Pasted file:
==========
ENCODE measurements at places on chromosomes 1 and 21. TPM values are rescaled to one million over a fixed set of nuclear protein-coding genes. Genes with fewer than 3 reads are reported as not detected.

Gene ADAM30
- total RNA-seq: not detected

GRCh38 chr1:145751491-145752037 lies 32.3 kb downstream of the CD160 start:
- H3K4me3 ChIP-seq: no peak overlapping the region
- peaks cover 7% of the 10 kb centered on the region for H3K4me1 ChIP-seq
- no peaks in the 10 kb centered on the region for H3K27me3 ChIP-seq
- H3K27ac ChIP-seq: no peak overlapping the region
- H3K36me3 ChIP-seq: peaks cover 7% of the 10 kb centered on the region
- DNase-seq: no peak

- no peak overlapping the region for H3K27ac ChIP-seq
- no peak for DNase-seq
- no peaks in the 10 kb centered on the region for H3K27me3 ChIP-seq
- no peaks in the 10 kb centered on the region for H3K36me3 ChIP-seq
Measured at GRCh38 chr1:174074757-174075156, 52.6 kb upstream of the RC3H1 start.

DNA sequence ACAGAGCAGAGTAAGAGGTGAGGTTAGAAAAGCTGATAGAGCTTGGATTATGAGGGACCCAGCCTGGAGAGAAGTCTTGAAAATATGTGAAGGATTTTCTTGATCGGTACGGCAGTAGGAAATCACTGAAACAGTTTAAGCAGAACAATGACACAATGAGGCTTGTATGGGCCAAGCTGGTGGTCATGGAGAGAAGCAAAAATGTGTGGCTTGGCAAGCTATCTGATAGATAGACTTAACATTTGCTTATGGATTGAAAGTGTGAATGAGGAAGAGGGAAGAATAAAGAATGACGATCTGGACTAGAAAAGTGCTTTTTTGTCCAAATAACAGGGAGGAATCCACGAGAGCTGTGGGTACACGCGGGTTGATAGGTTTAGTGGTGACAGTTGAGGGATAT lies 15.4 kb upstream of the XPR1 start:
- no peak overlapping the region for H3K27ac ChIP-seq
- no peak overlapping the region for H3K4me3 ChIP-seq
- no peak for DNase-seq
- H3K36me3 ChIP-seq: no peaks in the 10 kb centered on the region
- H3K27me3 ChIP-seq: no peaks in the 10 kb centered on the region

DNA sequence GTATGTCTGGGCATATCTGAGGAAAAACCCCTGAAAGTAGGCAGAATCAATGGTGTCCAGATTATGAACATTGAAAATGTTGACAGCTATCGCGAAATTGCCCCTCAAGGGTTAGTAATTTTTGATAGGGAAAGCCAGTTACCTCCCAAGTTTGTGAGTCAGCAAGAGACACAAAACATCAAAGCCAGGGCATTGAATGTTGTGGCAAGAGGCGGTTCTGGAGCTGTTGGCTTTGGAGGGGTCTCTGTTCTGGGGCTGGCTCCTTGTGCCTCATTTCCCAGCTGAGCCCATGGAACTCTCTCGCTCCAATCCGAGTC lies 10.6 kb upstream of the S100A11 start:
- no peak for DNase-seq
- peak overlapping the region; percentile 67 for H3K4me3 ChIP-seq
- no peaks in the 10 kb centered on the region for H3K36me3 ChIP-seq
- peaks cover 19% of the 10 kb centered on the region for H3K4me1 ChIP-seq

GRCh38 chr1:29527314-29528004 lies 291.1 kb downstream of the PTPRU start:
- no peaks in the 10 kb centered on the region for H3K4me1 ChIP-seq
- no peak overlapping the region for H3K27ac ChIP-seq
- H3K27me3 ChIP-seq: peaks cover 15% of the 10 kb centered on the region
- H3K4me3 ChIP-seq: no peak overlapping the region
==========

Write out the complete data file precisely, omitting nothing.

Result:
ENCODE measurements at places on chromosomes 1 and 21. TPM values are rescaled to one million over a fixed set of nuclear protein-coding genes. Genes with fewer than 3 reads are reported as not detected.

Gene ADAM30
- total RNA-seq: not detected

GRCh38 chr1:145751491-145752037 lies 32.3 kb downstream of the CD160 start:
- H3K4me3 ChIP-seq: no peak overlapping the region
- peaks cover 7% of the 10 kb centered on the region for H3K4me1 ChIP-seq
- no peaks in the 10 kb centered on the region for H3K27me3 ChIP-seq
- H3K27ac ChIP-seq: no peak overlapping the region
- H3K36me3 ChIP-seq: peaks cover 7% of the 10 kb centered on the region
- DNase-seq: no peak

- no peak overlapping the region for H3K27ac ChIP-seq
- no peak for DNase-seq
- no peaks in the 10 kb centered on the region for H3K27me3 ChIP-seq
- no peaks in the 10 kb centered on the region for H3K36me3 ChIP-seq
Measured at GRCh38 chr1:174074757-174075156, 52.6 kb upstream of the RC3H1 start.

DNA sequence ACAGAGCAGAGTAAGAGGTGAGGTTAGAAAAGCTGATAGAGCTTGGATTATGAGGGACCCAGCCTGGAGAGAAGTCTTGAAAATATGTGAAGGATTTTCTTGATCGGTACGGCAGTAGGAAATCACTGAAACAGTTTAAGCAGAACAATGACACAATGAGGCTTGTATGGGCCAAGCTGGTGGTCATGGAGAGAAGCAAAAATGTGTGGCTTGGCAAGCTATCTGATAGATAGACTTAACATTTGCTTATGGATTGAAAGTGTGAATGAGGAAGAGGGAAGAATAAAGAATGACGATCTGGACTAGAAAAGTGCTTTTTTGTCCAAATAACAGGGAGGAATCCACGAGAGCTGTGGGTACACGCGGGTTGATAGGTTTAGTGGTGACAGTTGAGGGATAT lies 15.4 kb upstream of the XPR1 start:
- no peak overlapping the region for H3K27ac ChIP-seq
- no peak overlapping the region for H3K4me3 ChIP-seq
- no peak for DNase-seq
- H3K36me3 ChIP-seq: no peaks in the 10 kb centered on the region
- H3K27me3 ChIP-seq: no peaks in the 10 kb centered on the region

DNA sequence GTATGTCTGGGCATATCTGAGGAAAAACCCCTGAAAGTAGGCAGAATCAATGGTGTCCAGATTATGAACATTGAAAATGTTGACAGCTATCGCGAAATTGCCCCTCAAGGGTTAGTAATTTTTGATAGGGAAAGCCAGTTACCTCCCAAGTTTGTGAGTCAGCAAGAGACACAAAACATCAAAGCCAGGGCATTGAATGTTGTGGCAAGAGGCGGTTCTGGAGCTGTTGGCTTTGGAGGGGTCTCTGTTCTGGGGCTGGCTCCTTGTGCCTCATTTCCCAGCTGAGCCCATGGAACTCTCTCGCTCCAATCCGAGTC lies 10.6 kb upstream of the S100A11 start:
- no peak for DNase-seq
- peak overlapping the region; percentile 67 for H3K4me3 ChIP-seq
- no peaks in the 10 kb centered on the region for H3K36me3 ChIP-seq
- peaks cover 19% of the 10 kb centered on the region for H3K4me1 ChIP-seq

GRCh38 chr1:29527314-29528004 lies 291.1 kb downstream of the PTPRU start:
- no peaks in the 10 kb centered on the region for H3K4me1 ChIP-seq
- no peak overlapping the region for H3K27ac ChIP-seq
- H3K27me3 ChIP-seq: peaks cover 15% of the 10 kb centered on the region
- H3K4me3 ChIP-seq: no peak overlapping the region